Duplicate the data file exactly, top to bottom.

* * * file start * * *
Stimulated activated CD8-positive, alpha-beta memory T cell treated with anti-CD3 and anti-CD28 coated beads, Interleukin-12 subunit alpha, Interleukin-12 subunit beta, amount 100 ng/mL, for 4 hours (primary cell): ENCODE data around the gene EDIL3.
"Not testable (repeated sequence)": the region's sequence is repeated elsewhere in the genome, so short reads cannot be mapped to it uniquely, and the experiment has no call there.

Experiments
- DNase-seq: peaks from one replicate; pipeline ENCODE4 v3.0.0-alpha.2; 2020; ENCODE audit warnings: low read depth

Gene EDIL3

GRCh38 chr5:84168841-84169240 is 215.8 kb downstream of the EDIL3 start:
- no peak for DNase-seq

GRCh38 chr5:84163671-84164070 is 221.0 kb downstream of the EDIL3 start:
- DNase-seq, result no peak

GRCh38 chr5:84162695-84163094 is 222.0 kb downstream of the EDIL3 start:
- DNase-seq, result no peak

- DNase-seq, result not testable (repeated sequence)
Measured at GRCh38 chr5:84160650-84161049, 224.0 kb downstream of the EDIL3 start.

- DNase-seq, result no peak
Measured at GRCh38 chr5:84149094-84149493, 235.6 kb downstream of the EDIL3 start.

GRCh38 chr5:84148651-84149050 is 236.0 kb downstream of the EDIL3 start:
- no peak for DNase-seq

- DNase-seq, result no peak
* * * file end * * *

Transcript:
Stimulated activated CD8-positive, alpha-beta memory T cell treated with anti-CD3 and anti-CD28 coated beads, Interleukin-12 subunit alpha, Interleukin-12 subunit beta, amount 100 ng/mL, for 4 hours (primary cell): ENCODE data around the gene EDIL3.
"Not testable (repeated sequence)": the region's sequence is repeated elsewhere in the genome, so short reads cannot be mapped to it uniquely, and the experiment has no call there.

Experiments
- DNase-seq: peaks from one replicate; pipeline ENCODE4 v3.0.0-alpha.2; 2020; ENCODE audit warnings: low read depth

Gene EDIL3

GRCh38 chr5:84168841-84169240 is 215.8 kb downstream of the EDIL3 start:
- no peak for DNase-seq

GRCh38 chr5:84163671-84164070 is 221.0 kb downstream of the EDIL3 start:
- DNase-seq, result no peak

GRCh38 chr5:84162695-84163094 is 222.0 kb downstream of the EDIL3 start:
- DNase-seq, result no peak

- DNase-seq, result not testable (repeated sequence)
Measured at GRCh38 chr5:84160650-84161049, 224.0 kb downstream of the EDIL3 start.

- DNase-seq, result no peak
Measured at GRCh38 chr5:84149094-84149493, 235.6 kb downstream of the EDIL3 start.

GRCh38 chr5:84148651-84149050 is 236.0 kb downstream of the EDIL3 start:
- no peak for DNase-seq

- DNase-seq, result no peak